How to Keep Matching Sheets Together in the Closet - Recipes, Crafts, Home D├ęcor and More | Martha Stewart
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  1. Good Thing

    How to Keep Matching Sheets Together in the Closet

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    Don't let your matching sheets get lost in the linen closet. Use this simple trick: Tuck the sheet set inside one of its pillowcases, and then stack according to size (twin, full, queen, king) or by the room you use the sheets in (master bedroom, guest room.)

    Source
    Martha Stewart Living, January 2011
    More Bright Ideas
  2. Message Center

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    Linen-wrapped Homasote fiberboard panels are mounted to the front of each closet door. A similar panel also rests on the back wall of a bureau-height shelf. They can serve as bulletin boards for notes, dry-cleaning receipts, and mementos.

    Source
    Martha Stewart Living, January 2009
  3. Sunburn Solution

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    Outdoors, sunburn can strike even the most diligently lotioned vacationer. An infusion of black tea and fresh mint makes a fragrant sunburn soother. The tannic acid in black tea draws heat from the burn and restores the skin's acid balance; the mint cools the skin.

    To make, pour four cups boiling water over two cups of fresh mint leaves and three or four tea bags. Cover, let stand 10 minutes, then strain. Let cool, and transfer to a glass jar. Apply to sunburned skin with a washcloth or cotton balls. The infusion keeps for a few weeks in the refrigerator.

     

    Source
    Martha Stewart Kids, Volume 4 2002
  4. Window Screen Labels

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    Prevent confusion the next time you make the seasonal switch from storm windows to screens. Use a label maker to identify which room and specific frame a screen or storm window fits, or write the information on a strip of painters' tape with a permanent marker. Stick the labels to a top corner of each screen or window.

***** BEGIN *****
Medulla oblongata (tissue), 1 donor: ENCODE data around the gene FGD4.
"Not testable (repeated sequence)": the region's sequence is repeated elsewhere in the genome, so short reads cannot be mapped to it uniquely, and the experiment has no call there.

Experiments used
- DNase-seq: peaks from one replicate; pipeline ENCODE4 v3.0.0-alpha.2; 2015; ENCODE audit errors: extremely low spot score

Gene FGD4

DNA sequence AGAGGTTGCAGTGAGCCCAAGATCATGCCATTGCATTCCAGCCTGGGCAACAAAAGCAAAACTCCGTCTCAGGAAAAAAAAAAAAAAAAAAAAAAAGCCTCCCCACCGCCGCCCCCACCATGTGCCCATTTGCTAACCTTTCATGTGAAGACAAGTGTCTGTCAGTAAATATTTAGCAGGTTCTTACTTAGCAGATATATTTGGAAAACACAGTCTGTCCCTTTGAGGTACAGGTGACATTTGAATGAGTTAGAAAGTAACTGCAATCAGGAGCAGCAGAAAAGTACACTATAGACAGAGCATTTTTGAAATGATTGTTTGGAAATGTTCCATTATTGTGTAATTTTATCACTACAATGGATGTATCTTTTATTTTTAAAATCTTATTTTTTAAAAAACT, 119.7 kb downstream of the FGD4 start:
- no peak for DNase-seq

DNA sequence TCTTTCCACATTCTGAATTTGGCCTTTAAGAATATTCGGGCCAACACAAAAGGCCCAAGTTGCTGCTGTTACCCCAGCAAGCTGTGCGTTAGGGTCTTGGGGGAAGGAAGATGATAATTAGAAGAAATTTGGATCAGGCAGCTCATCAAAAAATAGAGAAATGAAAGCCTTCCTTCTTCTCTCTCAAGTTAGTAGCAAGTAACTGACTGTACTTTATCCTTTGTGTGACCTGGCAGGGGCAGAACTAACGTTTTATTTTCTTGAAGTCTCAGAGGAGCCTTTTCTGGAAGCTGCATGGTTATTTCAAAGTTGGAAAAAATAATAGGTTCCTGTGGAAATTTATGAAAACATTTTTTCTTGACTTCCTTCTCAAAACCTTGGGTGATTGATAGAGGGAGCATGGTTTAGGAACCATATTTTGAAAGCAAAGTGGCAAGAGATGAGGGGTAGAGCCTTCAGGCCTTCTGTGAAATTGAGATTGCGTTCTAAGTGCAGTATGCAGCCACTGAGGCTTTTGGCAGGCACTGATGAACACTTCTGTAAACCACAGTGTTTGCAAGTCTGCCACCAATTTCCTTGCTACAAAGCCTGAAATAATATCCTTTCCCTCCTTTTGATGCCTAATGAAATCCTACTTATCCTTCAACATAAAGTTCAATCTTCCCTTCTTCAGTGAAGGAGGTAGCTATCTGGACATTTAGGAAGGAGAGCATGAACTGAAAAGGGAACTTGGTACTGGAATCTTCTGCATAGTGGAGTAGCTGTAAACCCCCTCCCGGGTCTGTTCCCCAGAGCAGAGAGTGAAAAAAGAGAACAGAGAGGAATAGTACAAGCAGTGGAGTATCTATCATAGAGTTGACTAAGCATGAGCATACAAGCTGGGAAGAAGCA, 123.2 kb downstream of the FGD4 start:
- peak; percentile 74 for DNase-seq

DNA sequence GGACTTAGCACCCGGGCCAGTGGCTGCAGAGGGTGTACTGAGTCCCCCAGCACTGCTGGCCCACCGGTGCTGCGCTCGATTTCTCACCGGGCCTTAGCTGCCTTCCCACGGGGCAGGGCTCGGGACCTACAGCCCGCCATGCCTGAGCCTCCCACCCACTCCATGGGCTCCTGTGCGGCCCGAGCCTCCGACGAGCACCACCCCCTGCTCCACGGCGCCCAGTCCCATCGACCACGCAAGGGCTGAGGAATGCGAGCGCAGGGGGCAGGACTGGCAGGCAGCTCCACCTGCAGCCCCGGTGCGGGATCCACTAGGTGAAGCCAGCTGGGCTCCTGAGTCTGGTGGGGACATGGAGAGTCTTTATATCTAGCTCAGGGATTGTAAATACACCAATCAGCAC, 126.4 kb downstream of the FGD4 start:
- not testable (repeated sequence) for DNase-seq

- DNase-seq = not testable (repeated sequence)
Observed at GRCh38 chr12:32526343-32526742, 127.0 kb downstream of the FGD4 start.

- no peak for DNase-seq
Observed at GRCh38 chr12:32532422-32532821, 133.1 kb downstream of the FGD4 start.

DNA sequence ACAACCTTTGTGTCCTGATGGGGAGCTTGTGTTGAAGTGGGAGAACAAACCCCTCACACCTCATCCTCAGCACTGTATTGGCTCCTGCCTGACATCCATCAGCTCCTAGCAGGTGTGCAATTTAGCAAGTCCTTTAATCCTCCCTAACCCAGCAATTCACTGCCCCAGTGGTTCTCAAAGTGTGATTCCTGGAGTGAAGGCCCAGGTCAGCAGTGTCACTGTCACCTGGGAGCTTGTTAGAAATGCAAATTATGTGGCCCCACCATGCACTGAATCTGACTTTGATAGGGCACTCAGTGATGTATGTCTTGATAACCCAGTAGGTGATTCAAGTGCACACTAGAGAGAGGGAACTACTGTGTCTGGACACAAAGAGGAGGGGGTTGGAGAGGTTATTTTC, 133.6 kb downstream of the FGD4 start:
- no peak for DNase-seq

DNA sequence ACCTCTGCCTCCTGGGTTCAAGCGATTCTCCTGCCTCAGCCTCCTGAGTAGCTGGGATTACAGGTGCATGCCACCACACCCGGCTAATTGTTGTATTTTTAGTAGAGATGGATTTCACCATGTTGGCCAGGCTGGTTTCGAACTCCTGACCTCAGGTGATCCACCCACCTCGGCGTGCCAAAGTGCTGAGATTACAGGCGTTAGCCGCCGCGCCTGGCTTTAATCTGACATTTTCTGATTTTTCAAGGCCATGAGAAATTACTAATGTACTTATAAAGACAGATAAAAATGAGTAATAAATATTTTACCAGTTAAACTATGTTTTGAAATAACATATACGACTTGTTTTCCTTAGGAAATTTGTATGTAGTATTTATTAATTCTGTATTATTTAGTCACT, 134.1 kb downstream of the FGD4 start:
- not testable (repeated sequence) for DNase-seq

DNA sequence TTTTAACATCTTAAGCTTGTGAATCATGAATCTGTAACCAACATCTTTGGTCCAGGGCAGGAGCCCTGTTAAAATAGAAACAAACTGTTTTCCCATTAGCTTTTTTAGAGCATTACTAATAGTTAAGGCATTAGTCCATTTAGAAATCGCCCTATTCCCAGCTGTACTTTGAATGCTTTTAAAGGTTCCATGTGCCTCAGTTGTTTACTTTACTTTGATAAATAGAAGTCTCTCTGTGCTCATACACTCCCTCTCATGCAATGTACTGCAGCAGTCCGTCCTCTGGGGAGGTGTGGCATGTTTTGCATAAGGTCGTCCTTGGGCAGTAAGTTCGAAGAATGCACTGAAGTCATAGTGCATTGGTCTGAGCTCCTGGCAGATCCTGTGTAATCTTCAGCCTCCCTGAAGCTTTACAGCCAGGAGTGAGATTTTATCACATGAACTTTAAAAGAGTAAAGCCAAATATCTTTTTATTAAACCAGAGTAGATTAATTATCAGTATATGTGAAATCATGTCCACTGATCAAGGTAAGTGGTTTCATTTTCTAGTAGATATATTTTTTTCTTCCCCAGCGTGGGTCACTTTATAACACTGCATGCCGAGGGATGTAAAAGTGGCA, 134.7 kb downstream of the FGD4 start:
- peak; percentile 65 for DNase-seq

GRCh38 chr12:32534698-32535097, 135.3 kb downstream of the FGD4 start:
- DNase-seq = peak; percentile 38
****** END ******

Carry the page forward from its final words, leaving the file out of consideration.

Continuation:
Source
    Martha Stewart Living, April 2008
  5. By A Thread

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    Sometimes the perfect thread for a sewing project comes on a spool that's imperfectly sized for your sewing machine. The solution: Place the spool in a heavy mug, and position it on your work surface directly underneath the spool pin. Take hold of the thread end, and hook it over the spool pin before threading it into the machine as usual (the thread should form a 90-degree angle); the thread will unravel smoothly as you work.

    Source
    Martha Stewart Living, March 2008
  6. Rock-Lined Flower Bed

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    Window boxes filled with vibrant flowers are a welcome sign of spring. But when it rains, the soil in them often spatters, dirtying windows and sills. To prevent the muddy splashes, spread river stones (available at garden centers) in a layer over the tops of the flower beds. The stones will act as a barrier while keeping the soil moist for the blooming plants.

    Source
    Martha Stewart Living, April 2008
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